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The Best Way to Treat Protein Stains Quickly

What are protein stains?

In the world of cleaning, different types of stains require different procedures. Clothing stains usually fall under three main categories:

  1. Water-based
  2. Oil-based
  3. Protein-based

Secretions or animal-based products generally cause protein stains. They can be some of the most troublesome stains to remove. However, with the right product and careful technique, you can treat protein stains effectively.

What makes protein stains different to a regular stain is they can coagulate and set into carpet fibres, even at relatively low temperatures. That’s why it is essential never to use warm or hot water. Hot water aggravates the protein stain by changing the complex structure of the molecule and setting it into the porous surface, making it very difficult to remove – if not impossible.

Some examples of protein stains are listed below:

  • Eggs
  • Dairy
  • Baby Food
  • Blood
  • Vomit
  • Urine
  • Faeces
  • Grass
  • Mud
  • Animal-based products

Incontinence staining and odours

Whether cleaning up after a pet, child, or incontinent adult, the task is always going to be unpleasant. Knowing it is possible to get rid of the stain and odour makes it a little more bearable, at least.

Any urine, from either an animal or human, contains uric acid crystals – this is what makes it so difficult to remove and what gives it such an awful stench. Urine is not water-soluble, and the only permanent way to remove it is with an enzyme-based cleaner like That’s Awesome Carpet & Upholstery Cleaner. It works by breaking down the uric acid crystals into carbon dioxide and ammonia, which are both easily evaporated.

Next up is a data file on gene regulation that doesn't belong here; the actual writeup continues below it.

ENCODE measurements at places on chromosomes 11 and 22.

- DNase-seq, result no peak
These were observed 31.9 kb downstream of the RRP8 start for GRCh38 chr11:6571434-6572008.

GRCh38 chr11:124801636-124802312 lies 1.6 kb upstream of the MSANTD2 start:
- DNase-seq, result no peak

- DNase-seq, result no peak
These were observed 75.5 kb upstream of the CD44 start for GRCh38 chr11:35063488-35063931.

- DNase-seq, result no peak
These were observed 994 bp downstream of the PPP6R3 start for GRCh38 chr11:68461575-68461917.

Enzymes are the only way to completely break down and destroy uric acid, removing the stain and neutralising odour.

Treating protein stains

Traditional soaps and carpet cleaning systems only exacerbate the problem of protein stains. When hot water and detergent are introduced into the carpet, it will dissolve the soiling without difficulty.

However, in doing so, it forces the soiling into the inaccessible backing of the carpet or upholstery. The unrecovered bits remain locked into the fibre, while only the cleaning solution evaporates. This leaves the sticky contaminant to create staining and odour.

The steps required to remove a protein stain are:

  • Soak up any residue and remove anything stuck on the carpet surface, do not use water (especially warm or hot)
  • Spray the affected area with That’s Awesome Carpet & Upholstery Cleaner or Stain Remover (for urine you must use the enzyme-based Carpet & Upholstery Cleaner)
  • Use a soft but firm bristle broom or brush (depending on the size of the stain)
  • Gently brush in an overlapping forward and backward motion until the stain begins to lift, and then rub off the residue with a towelling material. Repeat this step until the stain is gone

If treated properly, the persistent stains will not return and the odour will no longer be present.

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